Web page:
KTH, School of Computer Science and Communication (CSC), Media Technology and Interaction Design, MID.
    Yngve, Sundblad
    KTH, School of Computer Science and Communication (CSC), Media Technology and Interaction Design, MID.
    Still at the Office: Designing for Physical Movement-Inclusion During Office Work2014Conference paper (Refereed)
    Abstract [en]

    In this paper we describe, analyse and reflect onexperiences and knowledge generated from designing forphysical movement integration during office work. Work intraditional modern office settings provides few physicallydemanding tasks. Evidence from research indicates thatsedentary life styles are increasing our risk for developing ahost of diseases and other medical complications.Together with students and through user-centered design,concepts for inviting the body “back to work” weredeveloped. The concepts inspired the design of threephysical movement probes that were explored by officeworkers. The participants were encouraging to the attemptto transform the sedentary nature of office work into morephysically sustainable work. They described their workenvironments as filled with stuff for enhancing physicalactivity but these were seldom used. Integrating physicalmovements in the design of future office work tools mayhave considerable positive effects on public health.

  • 192. Trouvain, Jürgen
    et al.
    Malisz, Zofia
    KTH, School of Computer Science and Communication (CSC), Speech, Music and Hearing, TMH, Speech Communication and Technology.
    Inter-speech clicks in an Interspeech keynote2016In: Proceedings of INTERSPEECH 2016, San Francisco, CA: International Speech Communication Association, 2016, p. 1397-1401Conference paper (Refereed)
    Abstract [en]

    Clicks are usually described as phoneme realisations in some African languages or as paralinguistic vocalisations, e.g. to signal disapproval or as sound imitation. A more recent discovery is that clicks are, presumably unintentionally, used as discourse markers indexing a new sequence in a conversation or before a word search. In this single-case study, we investigated more than 300 apical clicks of an experienced speaker during a keynote address at an Interspeech conference. The produced clicks occurred only in inter-speech intervals and were often combined with either hesitation particles like "uhm" or audible inhalation. Our observations suggest a link between click production and ingressive airflow as well as indicate that clicks are used as hesitation markers. The rather high frequency of clicks in the analysed sections from the 1- hour-talk shows that in larger discourse, the time between articulatory phases consists of more than silence, audible inhalation and typical hesitation particles. The rather large variation in the intensity and duration and particularly the number of bursts of the observed clicks indicates that this prosodic discourse marker seems to be a rather acoustically inconsistent phonetic category.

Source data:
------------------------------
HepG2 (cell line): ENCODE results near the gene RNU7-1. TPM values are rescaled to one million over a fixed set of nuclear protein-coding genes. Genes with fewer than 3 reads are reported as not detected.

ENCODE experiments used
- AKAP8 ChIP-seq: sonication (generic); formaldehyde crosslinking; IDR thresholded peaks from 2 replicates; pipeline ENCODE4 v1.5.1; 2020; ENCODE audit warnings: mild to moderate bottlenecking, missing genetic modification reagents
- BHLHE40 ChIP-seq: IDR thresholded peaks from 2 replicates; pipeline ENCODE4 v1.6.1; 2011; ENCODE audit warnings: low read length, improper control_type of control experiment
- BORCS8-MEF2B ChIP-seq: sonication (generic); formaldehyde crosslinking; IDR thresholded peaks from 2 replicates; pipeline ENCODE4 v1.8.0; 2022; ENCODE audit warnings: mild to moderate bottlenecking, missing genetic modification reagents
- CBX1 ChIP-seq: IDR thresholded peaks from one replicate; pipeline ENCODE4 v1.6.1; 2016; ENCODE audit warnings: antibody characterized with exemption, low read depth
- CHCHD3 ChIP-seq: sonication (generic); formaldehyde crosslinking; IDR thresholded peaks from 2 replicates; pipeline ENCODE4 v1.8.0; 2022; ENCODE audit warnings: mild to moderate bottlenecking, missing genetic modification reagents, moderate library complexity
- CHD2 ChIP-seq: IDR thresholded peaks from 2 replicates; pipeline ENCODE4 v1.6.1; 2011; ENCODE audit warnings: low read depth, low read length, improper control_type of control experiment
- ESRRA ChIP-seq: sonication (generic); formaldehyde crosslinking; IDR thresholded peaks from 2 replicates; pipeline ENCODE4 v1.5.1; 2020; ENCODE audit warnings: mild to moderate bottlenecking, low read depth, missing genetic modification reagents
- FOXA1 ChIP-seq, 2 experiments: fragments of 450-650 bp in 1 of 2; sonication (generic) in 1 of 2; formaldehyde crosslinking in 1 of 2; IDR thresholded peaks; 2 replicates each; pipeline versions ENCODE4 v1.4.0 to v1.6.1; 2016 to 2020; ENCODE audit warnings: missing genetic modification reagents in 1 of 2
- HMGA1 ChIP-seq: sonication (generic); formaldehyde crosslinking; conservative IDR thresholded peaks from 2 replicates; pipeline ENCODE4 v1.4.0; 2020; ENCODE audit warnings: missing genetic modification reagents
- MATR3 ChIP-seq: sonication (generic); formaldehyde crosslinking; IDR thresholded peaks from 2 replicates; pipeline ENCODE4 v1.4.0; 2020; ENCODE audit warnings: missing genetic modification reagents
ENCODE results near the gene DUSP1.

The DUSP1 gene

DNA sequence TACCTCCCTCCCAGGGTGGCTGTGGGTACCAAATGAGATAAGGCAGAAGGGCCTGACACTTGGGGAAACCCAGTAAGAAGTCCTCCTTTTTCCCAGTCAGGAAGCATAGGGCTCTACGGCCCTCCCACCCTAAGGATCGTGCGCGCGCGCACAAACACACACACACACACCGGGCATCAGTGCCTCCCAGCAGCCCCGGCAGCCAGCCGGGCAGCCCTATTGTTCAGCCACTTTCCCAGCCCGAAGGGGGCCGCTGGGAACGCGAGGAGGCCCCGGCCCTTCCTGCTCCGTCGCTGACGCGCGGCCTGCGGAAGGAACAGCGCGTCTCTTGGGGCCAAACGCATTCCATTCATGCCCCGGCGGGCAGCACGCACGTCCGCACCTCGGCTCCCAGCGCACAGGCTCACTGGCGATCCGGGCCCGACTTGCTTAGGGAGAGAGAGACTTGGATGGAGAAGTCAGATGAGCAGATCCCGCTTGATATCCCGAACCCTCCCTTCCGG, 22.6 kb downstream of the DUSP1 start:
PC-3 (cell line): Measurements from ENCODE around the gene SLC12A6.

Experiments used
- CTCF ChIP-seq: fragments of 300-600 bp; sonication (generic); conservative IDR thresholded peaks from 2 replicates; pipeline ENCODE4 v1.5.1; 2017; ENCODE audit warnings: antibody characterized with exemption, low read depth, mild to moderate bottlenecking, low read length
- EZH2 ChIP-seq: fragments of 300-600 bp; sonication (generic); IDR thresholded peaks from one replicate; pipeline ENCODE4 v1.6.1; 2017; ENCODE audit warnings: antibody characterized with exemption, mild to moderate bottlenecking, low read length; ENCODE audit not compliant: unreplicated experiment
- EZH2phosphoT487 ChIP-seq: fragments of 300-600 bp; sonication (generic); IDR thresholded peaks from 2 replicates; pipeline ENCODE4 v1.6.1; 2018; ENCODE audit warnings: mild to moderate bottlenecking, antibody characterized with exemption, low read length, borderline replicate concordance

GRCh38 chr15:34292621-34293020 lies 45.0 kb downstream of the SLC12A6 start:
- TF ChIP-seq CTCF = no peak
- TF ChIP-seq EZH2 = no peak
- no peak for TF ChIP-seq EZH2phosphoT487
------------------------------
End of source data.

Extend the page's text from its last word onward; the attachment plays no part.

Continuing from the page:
• 193.
    Tsaknaki, Vasiliki
    et al.
    KTH, School of Computer Science and Communication (CSC), Media Technology and Interaction Design, MID.
    Balaam, Madeline
    KTH, School of Electrical Engineering and Computer Science (EECS).
    Ståhl, Anna
    Sanches, Pedro
    KTH, School of Electrical Engineering and Computer Science (EECS).
    Windlin, Charles
    KTH, School of Electrical Engineering and Computer Science (EECS).
    Karpashevich, Pavel
    KTH, School of Electrical Engineering and Computer Science (EECS).
    Höök, Kristina
    KTH, School of Electrical Engineering and Computer Science (EECS).
    Teaching Soma Design2019In: In Proceedings of the 2019 Conference on Designing Interactive Systems (DIS '19), ACM Digital Library, San Diego, CA, USA: ACM , 2019, p. 1237-1249Conference paper (Refereed)
  • 194.
    Tsaknaki, Vasiliki
    et al.
    KTH, School of Computer Science and Communication (CSC), Media Technology and Interaction Design, MID.
    Cohn, Marisa
    Boer, Laurens
    Fernaeus, Ylva
    KTH, School of Computer Science and Communication (CSC), Media Technology and Interaction Design, MID.
    Vallgarda, Anna
    Things Fall Apart: Unpacking the Temporalities of Impermanence for HCI2016In: PROCEEDINGS OF THE NORDICHI '16: THE 9TH NORDIC CONFERENCE ON HUMAN-COMPUTER INTERACTION - GAME CHANGING DESIGN, Association for Computing Machinery , 2016Conference paper (Refereed)
    Abstract [en]